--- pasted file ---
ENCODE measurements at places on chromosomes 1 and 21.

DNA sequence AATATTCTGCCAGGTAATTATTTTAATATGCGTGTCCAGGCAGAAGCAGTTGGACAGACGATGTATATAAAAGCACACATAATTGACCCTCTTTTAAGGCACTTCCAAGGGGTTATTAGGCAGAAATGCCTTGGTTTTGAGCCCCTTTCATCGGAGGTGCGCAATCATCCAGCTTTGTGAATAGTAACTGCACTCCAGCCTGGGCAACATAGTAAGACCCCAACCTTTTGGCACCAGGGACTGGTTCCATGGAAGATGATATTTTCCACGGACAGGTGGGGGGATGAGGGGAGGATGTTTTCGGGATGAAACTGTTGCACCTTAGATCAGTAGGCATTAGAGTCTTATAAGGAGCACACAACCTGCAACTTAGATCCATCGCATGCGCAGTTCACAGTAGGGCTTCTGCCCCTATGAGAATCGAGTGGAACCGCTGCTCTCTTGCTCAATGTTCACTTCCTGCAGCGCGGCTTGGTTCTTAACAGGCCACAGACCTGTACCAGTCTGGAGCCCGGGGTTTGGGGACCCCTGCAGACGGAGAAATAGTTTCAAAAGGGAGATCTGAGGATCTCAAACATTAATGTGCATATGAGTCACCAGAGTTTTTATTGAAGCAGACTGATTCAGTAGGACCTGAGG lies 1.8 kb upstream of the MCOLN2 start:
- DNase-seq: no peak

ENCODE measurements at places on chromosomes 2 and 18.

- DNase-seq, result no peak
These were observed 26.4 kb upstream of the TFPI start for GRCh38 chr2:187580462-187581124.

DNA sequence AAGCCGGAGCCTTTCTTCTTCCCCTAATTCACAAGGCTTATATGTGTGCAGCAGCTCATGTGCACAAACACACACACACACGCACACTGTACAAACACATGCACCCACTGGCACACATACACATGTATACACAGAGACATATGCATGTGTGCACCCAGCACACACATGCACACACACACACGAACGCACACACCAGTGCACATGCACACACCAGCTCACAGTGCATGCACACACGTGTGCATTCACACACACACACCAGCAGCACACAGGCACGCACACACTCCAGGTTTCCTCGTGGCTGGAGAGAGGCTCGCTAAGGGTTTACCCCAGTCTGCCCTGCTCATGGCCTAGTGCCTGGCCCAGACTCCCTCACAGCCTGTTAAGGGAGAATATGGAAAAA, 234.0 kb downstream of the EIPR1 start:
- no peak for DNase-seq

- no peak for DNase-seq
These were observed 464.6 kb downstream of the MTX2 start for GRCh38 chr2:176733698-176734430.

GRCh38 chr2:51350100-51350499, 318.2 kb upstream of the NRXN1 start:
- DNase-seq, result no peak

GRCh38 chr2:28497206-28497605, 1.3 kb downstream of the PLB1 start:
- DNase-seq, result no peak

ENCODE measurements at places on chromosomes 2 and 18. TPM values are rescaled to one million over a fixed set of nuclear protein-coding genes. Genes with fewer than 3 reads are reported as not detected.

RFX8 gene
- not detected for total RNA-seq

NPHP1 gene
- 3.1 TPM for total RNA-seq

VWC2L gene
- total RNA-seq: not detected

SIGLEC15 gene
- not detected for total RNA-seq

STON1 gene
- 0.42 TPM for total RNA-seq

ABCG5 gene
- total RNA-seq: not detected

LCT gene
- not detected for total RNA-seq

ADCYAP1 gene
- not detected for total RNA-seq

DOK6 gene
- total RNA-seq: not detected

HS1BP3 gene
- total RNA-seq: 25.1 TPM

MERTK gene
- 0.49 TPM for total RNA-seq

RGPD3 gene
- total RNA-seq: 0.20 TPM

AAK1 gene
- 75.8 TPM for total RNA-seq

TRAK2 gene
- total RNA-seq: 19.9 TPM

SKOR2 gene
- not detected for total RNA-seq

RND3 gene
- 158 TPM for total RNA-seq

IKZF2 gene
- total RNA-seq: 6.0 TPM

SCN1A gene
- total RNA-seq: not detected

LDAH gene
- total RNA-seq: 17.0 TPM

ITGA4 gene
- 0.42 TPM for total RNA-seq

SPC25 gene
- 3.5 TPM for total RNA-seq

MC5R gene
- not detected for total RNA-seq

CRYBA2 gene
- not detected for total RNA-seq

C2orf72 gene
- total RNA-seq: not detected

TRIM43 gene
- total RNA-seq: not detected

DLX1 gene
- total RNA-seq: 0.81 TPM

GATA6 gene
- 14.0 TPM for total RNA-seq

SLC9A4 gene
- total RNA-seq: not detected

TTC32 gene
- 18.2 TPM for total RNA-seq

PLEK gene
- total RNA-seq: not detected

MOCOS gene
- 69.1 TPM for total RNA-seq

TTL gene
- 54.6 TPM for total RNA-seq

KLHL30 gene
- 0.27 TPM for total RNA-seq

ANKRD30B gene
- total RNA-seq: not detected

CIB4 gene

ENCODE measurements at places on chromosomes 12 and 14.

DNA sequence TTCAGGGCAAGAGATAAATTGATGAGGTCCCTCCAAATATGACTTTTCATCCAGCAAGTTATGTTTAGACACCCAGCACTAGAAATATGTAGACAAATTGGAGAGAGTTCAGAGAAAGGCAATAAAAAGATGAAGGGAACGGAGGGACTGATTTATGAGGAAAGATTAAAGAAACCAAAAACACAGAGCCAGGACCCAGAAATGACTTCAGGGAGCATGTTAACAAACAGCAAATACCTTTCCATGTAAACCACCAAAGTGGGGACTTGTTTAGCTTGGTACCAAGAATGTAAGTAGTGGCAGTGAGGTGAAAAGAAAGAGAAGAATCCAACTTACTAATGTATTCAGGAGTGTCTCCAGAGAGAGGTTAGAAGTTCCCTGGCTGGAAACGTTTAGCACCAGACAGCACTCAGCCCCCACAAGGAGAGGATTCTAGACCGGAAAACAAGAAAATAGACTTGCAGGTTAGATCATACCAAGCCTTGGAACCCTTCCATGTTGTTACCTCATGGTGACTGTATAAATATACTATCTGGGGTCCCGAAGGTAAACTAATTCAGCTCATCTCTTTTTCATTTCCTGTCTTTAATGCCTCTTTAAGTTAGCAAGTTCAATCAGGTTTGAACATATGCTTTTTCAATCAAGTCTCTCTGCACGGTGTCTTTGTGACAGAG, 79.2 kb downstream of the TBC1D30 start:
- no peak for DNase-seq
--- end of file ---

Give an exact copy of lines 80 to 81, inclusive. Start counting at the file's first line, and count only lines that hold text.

KLHL30 gene
- 0.27 TPM for total RNA-seq